He's a Laker; She's a “Looker”: The Consequences of Gender-Stereotypical Portrayals of Male and Female Athletes by the Print Media

He's a Laker; She's a “Looker”: The Consequences of Gender-Stereotypical Portrayals of Male... Although an extensive qualitative literature shows that coverage of women's sport often focuses on female athletes' attractiveness (to the exclusion of their athleticism), there is a dearth of quantitative research examining exactly what effect this coverage has on people's perceptions of athletes. As part of a 2 (Gender of the Athlete: Female or Male) × 2 (Gender of the Participant: Female or Male) × 2 (Focus of the Article: Physical Attractiveness or Athleticism) between-subjects design, 92 predominantly White undergraduates (40 men, 52 women) read a fictitious newspaper profile about an Olympic athlete in which the article focused on the athlete's attractiveness (as coverage of female athletes often does) or on the athlete's athleticism (as coverage of male athletes often does). Interestingly, participants neither had favorable impressions of nor liked articles about female and male athletes when attractiveness was the main focus of an article. These findings suggest that the media should be cognizant of the harmful and erroneous impressions that can result from portraying athletes in terms of their personal attributes rather than their athletic accomplishments. http://www.deepdyve.com/assets/images/DeepDyve-Logo-lg.png Sex Roles Springer Journals

He's a Laker; She's a “Looker”: The Consequences of Gender-Stereotypical Portrayals of Male and Female Athletes by the Print Media

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Publisher
Springer Journals
Copyright
Copyright © 2001 by Plenum Publishing Corporation
Subject
Psychology; Gender Studies; Sociology, general; Medicine/Public Health, general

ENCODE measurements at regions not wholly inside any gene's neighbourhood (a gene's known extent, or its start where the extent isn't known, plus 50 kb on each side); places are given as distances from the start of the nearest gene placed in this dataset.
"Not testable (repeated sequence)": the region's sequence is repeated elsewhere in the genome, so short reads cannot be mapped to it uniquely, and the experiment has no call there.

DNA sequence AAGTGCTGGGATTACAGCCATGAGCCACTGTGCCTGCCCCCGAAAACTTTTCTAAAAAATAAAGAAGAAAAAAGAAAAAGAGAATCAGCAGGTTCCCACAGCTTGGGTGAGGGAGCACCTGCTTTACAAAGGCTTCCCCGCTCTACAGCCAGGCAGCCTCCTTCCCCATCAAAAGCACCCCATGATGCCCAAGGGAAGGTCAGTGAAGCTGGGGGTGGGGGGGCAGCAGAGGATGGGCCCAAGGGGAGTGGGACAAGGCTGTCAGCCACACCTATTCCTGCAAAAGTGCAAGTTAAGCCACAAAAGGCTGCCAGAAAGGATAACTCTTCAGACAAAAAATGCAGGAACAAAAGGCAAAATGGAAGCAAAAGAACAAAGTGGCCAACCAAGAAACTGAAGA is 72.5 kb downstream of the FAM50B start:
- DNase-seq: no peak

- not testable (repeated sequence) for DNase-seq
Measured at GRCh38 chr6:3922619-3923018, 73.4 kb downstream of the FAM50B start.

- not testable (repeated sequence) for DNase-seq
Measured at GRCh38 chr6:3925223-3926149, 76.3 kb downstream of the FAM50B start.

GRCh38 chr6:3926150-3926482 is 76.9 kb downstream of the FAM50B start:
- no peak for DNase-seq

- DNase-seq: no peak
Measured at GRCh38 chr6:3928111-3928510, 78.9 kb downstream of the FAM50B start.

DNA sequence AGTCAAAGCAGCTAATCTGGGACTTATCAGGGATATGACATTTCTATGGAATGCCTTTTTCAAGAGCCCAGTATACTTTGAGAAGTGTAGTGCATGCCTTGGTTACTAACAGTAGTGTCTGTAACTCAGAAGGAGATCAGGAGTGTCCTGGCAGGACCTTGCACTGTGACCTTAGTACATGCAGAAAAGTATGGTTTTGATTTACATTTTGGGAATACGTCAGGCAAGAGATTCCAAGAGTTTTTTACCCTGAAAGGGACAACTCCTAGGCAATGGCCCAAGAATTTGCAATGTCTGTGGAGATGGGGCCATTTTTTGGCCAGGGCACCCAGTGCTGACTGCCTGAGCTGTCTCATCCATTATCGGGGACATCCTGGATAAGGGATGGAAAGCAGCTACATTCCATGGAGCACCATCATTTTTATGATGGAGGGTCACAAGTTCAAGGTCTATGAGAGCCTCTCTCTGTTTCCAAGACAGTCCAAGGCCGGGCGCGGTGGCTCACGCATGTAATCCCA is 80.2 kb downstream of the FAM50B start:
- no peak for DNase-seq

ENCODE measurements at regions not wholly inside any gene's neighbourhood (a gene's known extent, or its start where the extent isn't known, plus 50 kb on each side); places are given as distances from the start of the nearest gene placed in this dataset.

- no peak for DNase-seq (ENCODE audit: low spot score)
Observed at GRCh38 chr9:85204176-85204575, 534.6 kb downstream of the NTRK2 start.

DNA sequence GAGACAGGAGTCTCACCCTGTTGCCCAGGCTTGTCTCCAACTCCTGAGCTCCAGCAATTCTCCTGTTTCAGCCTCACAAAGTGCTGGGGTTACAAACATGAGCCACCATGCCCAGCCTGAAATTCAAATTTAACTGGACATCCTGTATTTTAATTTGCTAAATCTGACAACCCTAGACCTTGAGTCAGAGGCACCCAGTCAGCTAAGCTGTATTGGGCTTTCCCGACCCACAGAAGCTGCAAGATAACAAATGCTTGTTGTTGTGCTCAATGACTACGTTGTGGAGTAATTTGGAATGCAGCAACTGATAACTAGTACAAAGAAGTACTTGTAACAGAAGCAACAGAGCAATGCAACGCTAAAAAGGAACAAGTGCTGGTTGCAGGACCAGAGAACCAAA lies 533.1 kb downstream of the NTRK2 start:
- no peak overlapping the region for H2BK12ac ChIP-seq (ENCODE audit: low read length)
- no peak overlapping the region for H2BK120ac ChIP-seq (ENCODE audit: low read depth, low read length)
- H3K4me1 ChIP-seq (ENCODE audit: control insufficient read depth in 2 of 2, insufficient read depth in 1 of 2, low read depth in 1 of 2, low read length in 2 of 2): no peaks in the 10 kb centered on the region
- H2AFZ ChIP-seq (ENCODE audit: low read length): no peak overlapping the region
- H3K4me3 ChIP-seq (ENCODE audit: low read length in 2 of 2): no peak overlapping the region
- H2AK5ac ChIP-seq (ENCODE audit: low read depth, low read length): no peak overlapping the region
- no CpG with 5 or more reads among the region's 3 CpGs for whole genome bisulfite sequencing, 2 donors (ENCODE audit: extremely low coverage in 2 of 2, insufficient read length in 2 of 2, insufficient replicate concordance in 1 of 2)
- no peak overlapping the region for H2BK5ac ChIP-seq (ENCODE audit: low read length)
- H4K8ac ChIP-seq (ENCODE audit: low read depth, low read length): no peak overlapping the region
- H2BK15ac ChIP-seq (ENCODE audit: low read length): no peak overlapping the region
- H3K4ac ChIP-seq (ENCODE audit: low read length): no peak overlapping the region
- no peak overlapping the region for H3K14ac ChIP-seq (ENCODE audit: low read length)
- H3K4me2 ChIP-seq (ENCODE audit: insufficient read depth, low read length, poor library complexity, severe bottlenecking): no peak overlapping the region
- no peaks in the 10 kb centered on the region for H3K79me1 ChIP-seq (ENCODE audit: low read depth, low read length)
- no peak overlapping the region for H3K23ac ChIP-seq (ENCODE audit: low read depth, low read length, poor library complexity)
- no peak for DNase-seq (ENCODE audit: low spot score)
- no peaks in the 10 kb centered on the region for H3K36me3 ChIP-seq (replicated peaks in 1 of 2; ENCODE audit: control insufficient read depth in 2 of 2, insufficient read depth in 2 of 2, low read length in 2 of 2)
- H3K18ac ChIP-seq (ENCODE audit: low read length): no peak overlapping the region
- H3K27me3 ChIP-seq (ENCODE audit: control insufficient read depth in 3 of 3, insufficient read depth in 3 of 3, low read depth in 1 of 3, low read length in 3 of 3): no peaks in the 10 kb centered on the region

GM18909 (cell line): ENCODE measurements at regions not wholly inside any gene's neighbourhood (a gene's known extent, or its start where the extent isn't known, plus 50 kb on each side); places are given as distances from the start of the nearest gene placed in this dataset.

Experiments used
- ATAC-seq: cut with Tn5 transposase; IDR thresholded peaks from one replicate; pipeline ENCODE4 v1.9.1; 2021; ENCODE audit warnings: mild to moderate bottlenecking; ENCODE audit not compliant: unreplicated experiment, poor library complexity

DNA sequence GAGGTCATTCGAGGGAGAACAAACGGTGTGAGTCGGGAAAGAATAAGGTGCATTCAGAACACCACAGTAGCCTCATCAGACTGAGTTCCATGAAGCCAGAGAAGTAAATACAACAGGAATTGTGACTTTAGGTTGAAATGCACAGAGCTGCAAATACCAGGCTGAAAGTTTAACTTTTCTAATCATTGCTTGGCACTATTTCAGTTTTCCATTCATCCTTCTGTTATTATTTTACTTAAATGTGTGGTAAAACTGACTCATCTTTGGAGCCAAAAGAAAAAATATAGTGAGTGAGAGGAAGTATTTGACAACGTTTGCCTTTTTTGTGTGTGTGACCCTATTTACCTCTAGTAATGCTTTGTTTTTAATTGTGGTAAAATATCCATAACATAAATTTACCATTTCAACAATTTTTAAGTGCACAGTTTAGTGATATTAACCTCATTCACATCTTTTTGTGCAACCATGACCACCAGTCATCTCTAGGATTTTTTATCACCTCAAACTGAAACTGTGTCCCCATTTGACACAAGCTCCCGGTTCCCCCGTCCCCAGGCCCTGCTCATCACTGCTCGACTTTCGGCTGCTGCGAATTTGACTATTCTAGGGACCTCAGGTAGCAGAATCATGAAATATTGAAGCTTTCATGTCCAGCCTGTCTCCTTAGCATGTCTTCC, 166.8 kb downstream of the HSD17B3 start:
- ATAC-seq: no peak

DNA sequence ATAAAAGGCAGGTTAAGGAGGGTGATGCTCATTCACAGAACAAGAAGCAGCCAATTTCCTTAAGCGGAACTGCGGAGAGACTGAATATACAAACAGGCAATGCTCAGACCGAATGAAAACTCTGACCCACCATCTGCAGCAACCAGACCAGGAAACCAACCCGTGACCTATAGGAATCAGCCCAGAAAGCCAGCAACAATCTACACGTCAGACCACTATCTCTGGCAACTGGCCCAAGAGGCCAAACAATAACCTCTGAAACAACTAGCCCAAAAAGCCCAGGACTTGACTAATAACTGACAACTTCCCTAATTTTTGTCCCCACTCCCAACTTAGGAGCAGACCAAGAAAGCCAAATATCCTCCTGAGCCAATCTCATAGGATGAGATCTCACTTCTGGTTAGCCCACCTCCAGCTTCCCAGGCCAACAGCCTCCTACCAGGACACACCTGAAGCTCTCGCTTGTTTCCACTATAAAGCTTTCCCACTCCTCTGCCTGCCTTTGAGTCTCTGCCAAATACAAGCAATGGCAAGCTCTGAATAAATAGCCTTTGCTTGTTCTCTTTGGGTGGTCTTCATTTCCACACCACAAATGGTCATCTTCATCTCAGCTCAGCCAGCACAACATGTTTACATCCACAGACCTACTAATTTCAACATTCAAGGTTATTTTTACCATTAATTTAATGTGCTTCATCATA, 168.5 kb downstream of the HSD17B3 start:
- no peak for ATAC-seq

ISSN
0360-0025
eISSN
1573-2762
D.O.I.
10.1023/A:1013553811620
Publisher site
See Article on Publisher Site

Abstract

Although an extensive qualitative literature shows that coverage of women's sport often focuses on female athletes' attractiveness (to the exclusion of their athleticism), there is a dearth of quantitative research examining exactly what effect this coverage has on people's perceptions of athletes. As part of a 2 (Gender of the Athlete: Female or Male) × 2 (Gender of the Participant: Female or Male) × 2 (Focus of the Article: Physical Attractiveness or Athleticism) between-subjects design, 92 predominantly White undergraduates (40 men, 52 women) read a fictitious newspaper profile about an Olympic athlete in which the article focused on the athlete's attractiveness (as coverage of female athletes often does) or on the athlete's athleticism (as coverage of male athletes often does). Interestingly, participants neither had favorable impressions of nor liked articles about female and male athletes when attractiveness was the main focus of an article. These findings suggest that the media should be cognizant of the harmful and erroneous impressions that can result from portraying athletes in terms of their personal attributes rather than their athletic accomplishments.

Journal

Sex RolesSpringer Journals

Published: Oct 3, 2004

References

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